F1

Australian GP elation and tragedy

By Erica Southey - Motorsport.com Michael Schumacher was the first driver out of the pits in 2001, doing a few laps for a final check of his Ferrari, followed by Luciano Burti and Jacques Villeneuve. These final laps are permitted before the...

By Erica Southey - Motorsport.com

Michael Schumacher was the first driver out of the pits in 2001, doing a few laps for a final check of his Ferrari, followed by Luciano Burti and Jacques Villeneuve. These final laps are permitted before the race, as long as the drivers do not actually complete a lap -- that is, cross the start-finish line.

With 15 minutes to go before the start, Rubens Barrichello exuded confidence as he donned his earplugs and balaclava. Would he be able to present a serious challenge to Schumacher, his Ferrari teammate and 2000 World Champion, this year?

Sitting on the grid, the aerodynamic changes imposed by the the FIA for this season were clear. The high front wings, combined with the reduced rear wings were already proving to reduce straight-line drag significantly.

The lost downforce would normally cause a dramatic drop in cornering speeds, but the entry of Michelin into Formula One greatly accelerated tire development in the off-season. As a result, far stickier rubber compensates for the loss of downforce, and the overall package is significantly faster than in 2000.

On the warm-up lap, one could hear a symphony of 18,000 rpm engines roaring as drivers weaved to get some temperature into the tyres making their way around the track.

As the lights went out, Schumacher had an excellent start and got away almost immediately, followed by Mika Hakkinen, Heinz-Herald Frentzen, Ralf Schumacher and a string of cars. Barrichello had a bad start, and found himself lower down the order.

Into Turn One some cars had a bit of a skirmish, but luckily didn't go off, except for Ralf Schumacher, who went wide, off onto the grass, but recovered quickly. Barrichello, though, tried to get past Frentzen where there was no room, and punted the German's Jordan-Honda off the track and to the back of the field.

The race seemed to be taking some form, with drivers positioning themselves and overtaking while the iron was still hot. On the fifth lap, though, Villeneuve jinked to the outside of Schumacher's Williams, but the the German did not see the white BAR-Honda, and as he braked for the corner, the two touched wheels. replay.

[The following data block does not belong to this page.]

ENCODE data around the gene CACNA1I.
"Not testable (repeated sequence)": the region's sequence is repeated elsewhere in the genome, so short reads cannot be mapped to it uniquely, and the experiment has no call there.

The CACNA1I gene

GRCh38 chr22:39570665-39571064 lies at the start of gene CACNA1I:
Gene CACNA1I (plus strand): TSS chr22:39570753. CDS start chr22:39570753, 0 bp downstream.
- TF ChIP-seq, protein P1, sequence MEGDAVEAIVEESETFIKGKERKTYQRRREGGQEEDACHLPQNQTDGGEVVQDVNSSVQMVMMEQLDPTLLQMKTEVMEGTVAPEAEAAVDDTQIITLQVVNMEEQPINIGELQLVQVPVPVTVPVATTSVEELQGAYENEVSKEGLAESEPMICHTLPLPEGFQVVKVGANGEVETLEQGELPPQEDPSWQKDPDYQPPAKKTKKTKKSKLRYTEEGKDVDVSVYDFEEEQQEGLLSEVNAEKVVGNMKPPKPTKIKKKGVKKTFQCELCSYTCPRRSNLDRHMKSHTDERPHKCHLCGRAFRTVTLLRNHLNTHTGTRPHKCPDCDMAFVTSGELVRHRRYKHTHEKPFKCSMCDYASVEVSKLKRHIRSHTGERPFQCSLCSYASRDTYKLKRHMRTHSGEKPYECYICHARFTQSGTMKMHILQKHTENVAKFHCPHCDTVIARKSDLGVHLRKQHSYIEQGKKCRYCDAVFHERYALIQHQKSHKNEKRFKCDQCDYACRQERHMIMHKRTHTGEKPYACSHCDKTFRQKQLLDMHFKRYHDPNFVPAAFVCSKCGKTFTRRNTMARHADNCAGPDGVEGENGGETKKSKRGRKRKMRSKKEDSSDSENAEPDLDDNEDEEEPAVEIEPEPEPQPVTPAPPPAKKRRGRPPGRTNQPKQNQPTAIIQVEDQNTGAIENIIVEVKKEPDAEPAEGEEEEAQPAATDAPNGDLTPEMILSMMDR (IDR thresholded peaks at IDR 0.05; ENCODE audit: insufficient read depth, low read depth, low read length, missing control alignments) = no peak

Villeneuve flew over the rear of Ralf Schumacher's BMW Williams, and hit him from behind, dislocating the rear wing. The BAR-Honda flipped and spun through the air into the wall sending debris flying in all directions. Fortunately, though, Villeneuve survived the spectacular crash without injury.

However, tragedy struck once again, to claim another marshal. A marshal standing nearby was struck by the debris off Villneuve's car. Last year saw the death of a 31 year old marshal when he was struck by a run-away tyre from de la Rosa's car. This once again raises the question of the safety of marshals and other track personnel.

Perhaps, this incident will speed up the safety regulations now, bringing in the electronic aids ruling out the yellow flag. Is Formula 1 really safe for track personnel?

The safety car came out and led the race till near the end of lap 15. Michael Schumacher flew away after the safety car dived into the pits, followed by Hakkinen. Schumacher had a bit of an advantage because the other cars could not pass before going over the start/finish line.

Jenson Button got a 10 second stop/go penalty for a bad start.

Were there problems with Michael Schumacher's car? Why was he slowing down and signaling to his helmet on lap 23? It appeared that he was saying something about communication, because he regained speed and was soon up to his normal lap times.

The biggest shock in the race, though, was Hakkinen's crash on the 26th lap. The two-time World Champion slid hard, tail first, into the tire barrier, in a huhe spin that was later determined to be due to a front suspension failure. The Finn was checked at the track medical center, but was confirmed to be OK, and released.

David Coulthard overtook Rubens Barrichello to move up into second position. He continued to eat away at Michael Schumacher's lead.

Montoya was the last to retire with a blown engine, his BMW trailing smoke in confirmation, as the young Colombian lost the chance to open his F1 career with a points finish.

Michael Schumacher edged closer and closer to the chequered flag and went on to take an impressive win after leading the race from start to finish. David Coulthard, salvaged some McLaren pride by taking second position followed by Rubens Barrichello.

Kimi Raikkonen gave an impressive performance for his first-ever F1 race, and only 24th single-seater event, bringing his Sauber-Petronas home just outside the points, in seventh place. A happy Olivier Panis collected two points for BAR-Honda, while Frentzen recovered from his off-track excursion to take the final point.

A visibly happy Schumacher raised both arms in victory as he stepped onto the podium. A huge roar from the crowd showed their approval.

We leave an action-packed but somber Australian GP to move on to the Malaysian GP in two weeks time.

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